“A visceral engagement with the politics and poetics of girlhood by a 14-year-old author, these lyrical experimental, satirical prose fragments enact a potent exploration of queerness, girlhood, and illness against a backdrop of Internet and rape culture.”—Publishers Weekly
“Grasping one’s sense of selfhood is dependent on the selves around us and the way we project ourselves on other human beings, consciously or not. These other beings may also constitute themselves as mirrors that are, more often than not, cracked and not exactly self-flattering. Becoming and staying self-aware, whatever this might mean, becomes a strenuous exercise, a quite dizzying one that may also lead you to conclude that one’s self is more likely to be an iridescent illusion that guarantees dissatisfaction and anxiety, especially when one is expected to conform to certain social conventions and identify herself accordingly. In the rather short but high-pitched Fleshgraphs, Brynne Rebele-Henry rejects any such easy detectable self in favor of a collection of kaleidoscopic selves, by using her own body as an organic archive of episodes, but also as a filter that might end up clogging every once in a while. It’s the bodily reactions to the things happening to her that define each of these somewhat residual selves that ride out any self-conscious censor to tell the story while also giving a new meaning to it.”—Minor Literatures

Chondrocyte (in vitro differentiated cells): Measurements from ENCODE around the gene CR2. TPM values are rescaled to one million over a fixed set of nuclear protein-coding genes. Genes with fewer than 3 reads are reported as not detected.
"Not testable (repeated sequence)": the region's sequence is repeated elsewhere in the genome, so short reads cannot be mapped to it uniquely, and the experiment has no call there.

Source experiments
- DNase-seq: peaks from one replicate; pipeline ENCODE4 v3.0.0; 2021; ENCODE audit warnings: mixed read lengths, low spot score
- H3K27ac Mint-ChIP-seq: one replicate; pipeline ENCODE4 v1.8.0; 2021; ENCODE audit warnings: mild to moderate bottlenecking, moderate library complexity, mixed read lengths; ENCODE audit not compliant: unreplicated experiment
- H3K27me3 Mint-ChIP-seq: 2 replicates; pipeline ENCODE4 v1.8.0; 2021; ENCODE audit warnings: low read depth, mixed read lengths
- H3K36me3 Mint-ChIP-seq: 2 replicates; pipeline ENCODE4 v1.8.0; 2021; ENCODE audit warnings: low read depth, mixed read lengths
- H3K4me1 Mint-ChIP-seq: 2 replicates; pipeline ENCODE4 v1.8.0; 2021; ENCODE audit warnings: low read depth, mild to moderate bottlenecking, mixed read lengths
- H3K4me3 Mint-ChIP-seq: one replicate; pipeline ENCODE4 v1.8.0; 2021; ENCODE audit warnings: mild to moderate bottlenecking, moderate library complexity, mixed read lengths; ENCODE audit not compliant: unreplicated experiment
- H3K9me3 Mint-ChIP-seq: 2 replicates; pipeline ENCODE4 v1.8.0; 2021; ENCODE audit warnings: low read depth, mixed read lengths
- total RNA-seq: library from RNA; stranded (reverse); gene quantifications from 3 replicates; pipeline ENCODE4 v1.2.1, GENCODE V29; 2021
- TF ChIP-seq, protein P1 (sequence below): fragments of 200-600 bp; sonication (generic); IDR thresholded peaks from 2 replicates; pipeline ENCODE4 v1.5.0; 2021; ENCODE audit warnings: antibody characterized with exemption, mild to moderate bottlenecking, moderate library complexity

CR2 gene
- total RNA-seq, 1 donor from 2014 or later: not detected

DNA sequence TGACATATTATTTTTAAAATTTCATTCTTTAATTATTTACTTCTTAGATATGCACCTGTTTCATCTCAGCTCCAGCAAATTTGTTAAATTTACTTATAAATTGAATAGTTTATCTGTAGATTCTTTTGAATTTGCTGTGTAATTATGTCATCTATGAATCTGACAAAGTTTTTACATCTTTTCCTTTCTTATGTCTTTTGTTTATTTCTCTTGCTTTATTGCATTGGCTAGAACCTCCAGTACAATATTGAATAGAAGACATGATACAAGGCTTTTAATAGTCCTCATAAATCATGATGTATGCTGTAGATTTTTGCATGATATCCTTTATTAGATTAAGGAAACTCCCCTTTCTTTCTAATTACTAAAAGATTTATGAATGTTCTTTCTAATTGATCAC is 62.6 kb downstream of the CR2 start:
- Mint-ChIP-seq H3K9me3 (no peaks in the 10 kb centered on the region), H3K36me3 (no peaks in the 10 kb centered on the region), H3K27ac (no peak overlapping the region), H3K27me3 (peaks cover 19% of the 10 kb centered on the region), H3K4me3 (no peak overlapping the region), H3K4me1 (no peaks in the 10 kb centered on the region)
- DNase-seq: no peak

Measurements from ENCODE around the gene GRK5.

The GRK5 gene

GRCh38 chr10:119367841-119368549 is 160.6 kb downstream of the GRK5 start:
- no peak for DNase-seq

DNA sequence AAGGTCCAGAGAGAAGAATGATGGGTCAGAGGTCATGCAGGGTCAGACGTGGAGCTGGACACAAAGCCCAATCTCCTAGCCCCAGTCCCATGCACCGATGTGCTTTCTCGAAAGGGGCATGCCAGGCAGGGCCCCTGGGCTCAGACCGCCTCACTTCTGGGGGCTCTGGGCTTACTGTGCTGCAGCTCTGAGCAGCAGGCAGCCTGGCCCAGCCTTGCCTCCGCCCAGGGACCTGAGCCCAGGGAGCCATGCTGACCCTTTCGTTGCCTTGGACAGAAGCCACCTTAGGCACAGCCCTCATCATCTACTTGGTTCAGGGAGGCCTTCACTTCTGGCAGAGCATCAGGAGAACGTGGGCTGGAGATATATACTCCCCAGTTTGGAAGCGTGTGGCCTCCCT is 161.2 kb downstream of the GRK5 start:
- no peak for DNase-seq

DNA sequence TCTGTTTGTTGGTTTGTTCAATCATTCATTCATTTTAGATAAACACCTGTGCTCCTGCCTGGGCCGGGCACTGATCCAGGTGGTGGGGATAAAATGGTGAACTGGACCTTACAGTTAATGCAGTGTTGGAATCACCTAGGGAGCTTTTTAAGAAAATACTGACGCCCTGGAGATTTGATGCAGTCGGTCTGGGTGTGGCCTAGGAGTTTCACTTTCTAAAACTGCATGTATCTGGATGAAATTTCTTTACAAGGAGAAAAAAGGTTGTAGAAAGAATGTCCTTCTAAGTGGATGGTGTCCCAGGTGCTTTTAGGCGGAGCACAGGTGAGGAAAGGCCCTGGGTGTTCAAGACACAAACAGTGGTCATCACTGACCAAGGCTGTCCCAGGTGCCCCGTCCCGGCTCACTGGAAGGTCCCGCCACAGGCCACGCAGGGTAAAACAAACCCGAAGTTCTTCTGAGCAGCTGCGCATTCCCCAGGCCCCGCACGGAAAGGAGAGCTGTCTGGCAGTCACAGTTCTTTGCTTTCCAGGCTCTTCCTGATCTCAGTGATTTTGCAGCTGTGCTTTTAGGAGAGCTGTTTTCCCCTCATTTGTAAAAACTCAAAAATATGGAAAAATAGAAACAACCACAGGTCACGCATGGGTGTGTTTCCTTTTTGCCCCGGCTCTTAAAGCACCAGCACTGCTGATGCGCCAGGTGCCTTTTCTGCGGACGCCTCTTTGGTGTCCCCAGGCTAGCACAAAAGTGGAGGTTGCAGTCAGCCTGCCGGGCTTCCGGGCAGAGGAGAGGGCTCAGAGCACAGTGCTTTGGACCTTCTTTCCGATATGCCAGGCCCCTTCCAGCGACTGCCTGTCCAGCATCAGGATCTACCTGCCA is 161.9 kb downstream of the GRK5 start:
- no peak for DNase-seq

Haunted by on-line confessions, ranging from the trivial to the homicidal, and by a society obsessed with people changing their corporeal forms, Fleshgraphs is a multi-vocal manifesto of the body. Lyrical, experimental, satirical—these prose fragments enact a potent exploration of queerness, girlhood and illness against a backdrop of internet and rape culture.